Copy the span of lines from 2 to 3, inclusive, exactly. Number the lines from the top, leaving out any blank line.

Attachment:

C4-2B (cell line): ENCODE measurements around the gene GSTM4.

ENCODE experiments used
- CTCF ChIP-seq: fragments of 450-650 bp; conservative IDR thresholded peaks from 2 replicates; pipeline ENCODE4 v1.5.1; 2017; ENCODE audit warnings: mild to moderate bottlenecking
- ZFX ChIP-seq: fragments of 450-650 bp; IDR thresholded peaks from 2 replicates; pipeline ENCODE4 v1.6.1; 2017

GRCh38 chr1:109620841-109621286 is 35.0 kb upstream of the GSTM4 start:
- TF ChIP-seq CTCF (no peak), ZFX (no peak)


ENCODE experiments used
- CTCF ChIP-seq: fragments of 450-650 bp; conservative IDR thresholded peaks from 2 replicates; pipeline ENCODE4 v1.5.1; 2017; ENCODE audit warnings: mild to moderate bottlenecking